The down-to-earth approach of Addleshaw Goddard’s new managing partner John Joyce may be just what his firm needs.
When Joyce took up the reins as managing partner at Addleshaw Goddard the firm appeared to be juddering from one negative story to the next, be that embarrassing internal accounting errors or a sense of a mounting loss of confidence in its leadership.
Numerous sources reported rising tension in the partnership while the exit of longstanding financial director Martin Gaskin compounded the impression of a firm where not everything was locked down and stable.
Shortly after these stories, Joyce’s predecessor Paul Devitt stood down a year before the end of his tenure. (17 March 2014)
Though Devitt’s strengths as a lawyer were never in question his popularity as a leader was not so clear cut. The poster boy of a certain Harvard management style, his textbook approach to driving the firm forward lacked humanity, according to many sources, and cost him support when he needed it most.
Joyce is determined to turn around any lingering negative perceptions about Addleshaws and its management although, with his firm having just posted a rather mediocre set of 2013/14 results (turnover rose 3 per cent from £166.5m to £171.4m but net profit dropped by 11 per cent from £44.9m to £39.8m (9 June 2014)), he admits his firm needs “to get smarter and maximise our potential”.
Joyce took over as managing partner in May. He immediately set about reforming Addleshaws’ management boards, a process that had kicked off before the election.
The changes came as the firm announced its financials and the drop in net profit, attributable in part to pay-outs to partners that had been managed out in the lead up to the elections.
The changes to the management structure streamlined the number of partners in fee-earning roles and gave business services managers a direct line to the executive.
The installation of construction specialist Andrew Greaves and Hong Kong office head Nigel Francis as Gulf and Asia regional office heads respectively is a Joyce initiative.
Hinting that growth has failed to meet expectations in its foreign offices, Joyce says the strategy for the local leadership teams is for them to be, ”in a position to recommend how we can meet the market’s needs”.
Shaking up the management and clearing out dead wood aside, his next big task is overhauling the firm’s strategy, with the new focus due to be rolled out after a consultation process and the partner conference in November.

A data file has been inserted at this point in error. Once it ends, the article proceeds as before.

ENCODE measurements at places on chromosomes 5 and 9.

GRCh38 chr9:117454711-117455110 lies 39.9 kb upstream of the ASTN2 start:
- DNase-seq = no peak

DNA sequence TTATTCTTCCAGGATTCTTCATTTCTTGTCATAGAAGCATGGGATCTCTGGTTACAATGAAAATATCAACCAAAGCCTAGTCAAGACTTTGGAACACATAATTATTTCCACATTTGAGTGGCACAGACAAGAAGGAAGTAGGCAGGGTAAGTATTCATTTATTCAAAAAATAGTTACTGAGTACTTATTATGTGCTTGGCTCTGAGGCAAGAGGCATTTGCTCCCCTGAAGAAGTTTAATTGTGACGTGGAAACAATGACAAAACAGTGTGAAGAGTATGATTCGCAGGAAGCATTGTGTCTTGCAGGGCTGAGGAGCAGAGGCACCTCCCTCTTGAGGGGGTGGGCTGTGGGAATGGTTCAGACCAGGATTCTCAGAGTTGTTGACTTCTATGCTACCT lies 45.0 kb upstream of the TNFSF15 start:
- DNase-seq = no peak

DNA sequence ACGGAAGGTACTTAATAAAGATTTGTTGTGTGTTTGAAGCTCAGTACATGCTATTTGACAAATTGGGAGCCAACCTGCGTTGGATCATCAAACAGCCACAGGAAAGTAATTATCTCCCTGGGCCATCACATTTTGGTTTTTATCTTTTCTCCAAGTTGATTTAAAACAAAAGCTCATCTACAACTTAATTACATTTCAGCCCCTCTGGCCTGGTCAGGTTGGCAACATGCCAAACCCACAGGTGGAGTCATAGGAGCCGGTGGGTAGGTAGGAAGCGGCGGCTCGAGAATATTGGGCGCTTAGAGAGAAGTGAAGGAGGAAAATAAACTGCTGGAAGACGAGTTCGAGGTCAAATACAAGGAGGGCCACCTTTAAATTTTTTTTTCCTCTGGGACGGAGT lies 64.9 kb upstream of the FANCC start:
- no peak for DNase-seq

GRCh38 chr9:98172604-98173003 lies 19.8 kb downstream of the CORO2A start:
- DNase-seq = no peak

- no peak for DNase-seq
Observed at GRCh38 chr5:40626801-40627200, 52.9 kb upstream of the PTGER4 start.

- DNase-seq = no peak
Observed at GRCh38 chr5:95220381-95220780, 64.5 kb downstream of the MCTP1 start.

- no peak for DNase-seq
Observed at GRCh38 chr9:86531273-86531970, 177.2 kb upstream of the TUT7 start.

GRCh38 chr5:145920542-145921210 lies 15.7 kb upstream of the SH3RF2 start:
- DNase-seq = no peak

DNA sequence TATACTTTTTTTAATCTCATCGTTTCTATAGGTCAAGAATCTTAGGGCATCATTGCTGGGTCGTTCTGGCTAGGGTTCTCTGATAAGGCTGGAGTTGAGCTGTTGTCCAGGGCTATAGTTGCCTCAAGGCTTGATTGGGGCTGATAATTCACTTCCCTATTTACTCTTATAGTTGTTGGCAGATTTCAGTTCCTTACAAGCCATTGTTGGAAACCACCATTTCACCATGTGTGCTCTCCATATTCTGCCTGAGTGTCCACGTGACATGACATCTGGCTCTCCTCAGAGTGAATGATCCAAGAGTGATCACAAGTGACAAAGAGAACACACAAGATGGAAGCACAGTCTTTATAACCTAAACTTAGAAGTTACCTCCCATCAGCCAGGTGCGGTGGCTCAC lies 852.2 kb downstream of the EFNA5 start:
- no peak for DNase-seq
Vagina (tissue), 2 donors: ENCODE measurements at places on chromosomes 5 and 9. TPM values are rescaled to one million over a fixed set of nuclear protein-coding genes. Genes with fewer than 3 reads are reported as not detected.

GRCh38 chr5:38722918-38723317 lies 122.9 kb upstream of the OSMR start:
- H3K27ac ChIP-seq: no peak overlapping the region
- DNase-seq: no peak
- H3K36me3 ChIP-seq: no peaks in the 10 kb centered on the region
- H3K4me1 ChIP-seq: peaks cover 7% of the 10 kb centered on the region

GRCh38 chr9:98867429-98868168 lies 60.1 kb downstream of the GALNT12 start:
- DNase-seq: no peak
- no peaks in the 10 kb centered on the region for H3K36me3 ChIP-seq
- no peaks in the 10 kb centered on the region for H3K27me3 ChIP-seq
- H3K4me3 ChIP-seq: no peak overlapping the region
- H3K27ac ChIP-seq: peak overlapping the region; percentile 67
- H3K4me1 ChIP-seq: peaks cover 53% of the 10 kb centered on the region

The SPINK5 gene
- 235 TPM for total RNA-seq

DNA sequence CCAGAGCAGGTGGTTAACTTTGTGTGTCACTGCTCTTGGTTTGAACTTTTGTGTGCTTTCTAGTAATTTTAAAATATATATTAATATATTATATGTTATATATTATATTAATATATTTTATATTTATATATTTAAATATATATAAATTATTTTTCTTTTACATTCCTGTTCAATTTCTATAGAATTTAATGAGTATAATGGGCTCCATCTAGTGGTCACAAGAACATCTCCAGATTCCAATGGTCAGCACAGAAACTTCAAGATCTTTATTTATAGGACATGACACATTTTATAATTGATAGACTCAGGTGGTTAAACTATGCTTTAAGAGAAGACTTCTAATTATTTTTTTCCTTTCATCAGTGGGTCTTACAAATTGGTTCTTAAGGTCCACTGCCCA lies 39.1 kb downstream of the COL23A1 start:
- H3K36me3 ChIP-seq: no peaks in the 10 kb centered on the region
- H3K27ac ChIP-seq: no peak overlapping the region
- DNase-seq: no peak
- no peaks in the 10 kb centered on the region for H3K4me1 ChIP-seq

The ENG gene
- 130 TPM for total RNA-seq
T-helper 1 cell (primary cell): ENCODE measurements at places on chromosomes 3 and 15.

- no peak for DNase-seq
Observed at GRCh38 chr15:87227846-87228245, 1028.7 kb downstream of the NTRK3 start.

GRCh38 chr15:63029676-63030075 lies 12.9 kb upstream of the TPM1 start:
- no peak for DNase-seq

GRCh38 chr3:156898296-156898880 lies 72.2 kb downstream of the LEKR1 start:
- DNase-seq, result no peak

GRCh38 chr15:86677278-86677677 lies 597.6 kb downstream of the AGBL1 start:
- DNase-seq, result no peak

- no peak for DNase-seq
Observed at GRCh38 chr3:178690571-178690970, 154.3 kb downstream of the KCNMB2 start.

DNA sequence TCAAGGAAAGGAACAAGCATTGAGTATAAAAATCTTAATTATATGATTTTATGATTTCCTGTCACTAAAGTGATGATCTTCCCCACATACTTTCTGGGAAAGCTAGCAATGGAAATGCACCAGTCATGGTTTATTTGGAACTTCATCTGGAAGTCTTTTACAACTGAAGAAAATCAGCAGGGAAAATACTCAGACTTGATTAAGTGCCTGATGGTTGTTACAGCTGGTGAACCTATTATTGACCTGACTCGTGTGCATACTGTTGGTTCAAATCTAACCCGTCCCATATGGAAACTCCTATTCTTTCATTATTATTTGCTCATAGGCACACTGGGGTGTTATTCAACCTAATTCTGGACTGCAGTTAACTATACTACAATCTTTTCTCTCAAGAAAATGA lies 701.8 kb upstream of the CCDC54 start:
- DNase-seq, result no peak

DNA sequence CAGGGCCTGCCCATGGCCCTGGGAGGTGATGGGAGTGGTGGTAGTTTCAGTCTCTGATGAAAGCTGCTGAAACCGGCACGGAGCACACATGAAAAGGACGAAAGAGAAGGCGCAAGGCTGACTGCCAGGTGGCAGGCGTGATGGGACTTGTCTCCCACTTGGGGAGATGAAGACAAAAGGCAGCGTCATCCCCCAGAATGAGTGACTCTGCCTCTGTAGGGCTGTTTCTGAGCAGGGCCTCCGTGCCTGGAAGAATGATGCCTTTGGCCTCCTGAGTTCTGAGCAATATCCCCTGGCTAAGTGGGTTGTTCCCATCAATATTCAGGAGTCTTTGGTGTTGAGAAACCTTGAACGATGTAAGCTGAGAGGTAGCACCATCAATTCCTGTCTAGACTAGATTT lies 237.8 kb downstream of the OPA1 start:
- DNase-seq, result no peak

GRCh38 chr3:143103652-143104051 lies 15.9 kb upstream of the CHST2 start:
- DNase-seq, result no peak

Joyce knows this is an opportunity to make a critical turning point in the fortunes and exterior perceptions of the firm.
“We need to ask why it is that we didn’t end up where we wanted to be at the end of the last strategy,” he says, bluntly. “We won’t be turning our back on any of the successful initiatives from the last strategy, but they will not solely be what’s driving this one.”
Joyce is hazy on why the last strategy fell short. He begins by being adamant that rifts in the partnership and the firm’s widely perceived north-south divide are myths.
Pushed on the matter he concedes that the perception of a divided partnership may exist outside of the firm.
“Was it mentioned in the election process? Yes, it was but I don’t believe it’s there,” he says. “I think people did think there were too many Manchester-based partners in senior positions but is there rivalry? No.”
Joyce has little patience with internal bickering. He knows there’s a job to be done in bringing the firm together but ultimately he insists, “the measure of our success will be in the numbers, we need to find out why our numbers don’t look as competitive as they should do”.
Asked the degree to which partners would be given the chance to feed in to the strategy consultation, he admits, “I don’t know I haven’t done it yet”, vaguely hinting that consultation is a relatively new concept at the firm.
“I don’t think we can have everyone voting on a strategy,” he adds. ”You need a consensus view that everyone will buy into not 51 per cent agree agree and 49 per cent are dead against it”.
So is this ushering in an era where butts will be kicked if people don’t meet expectations?
“I don’t mind conflict, I’m happy with conflict. As an insolvency lawyer you can’t shy away from it. In terms of sorting things out, that’s what you do,” he says.
Joyce is by no means a career manager and admits ending up as a managing partner wasn’t the long-term goal after 25 years as an insolvency lawyer.
“I’ve not done Harvard management courses but I know we’re starting from a point I’m not happy with and we need to get to one we’re all happy with,” he says emphatically.
Likewise, when talking about the firm’s recent management shake-up he says, “I don’t want yes men, I want people with passion and a commercial bone in their body”.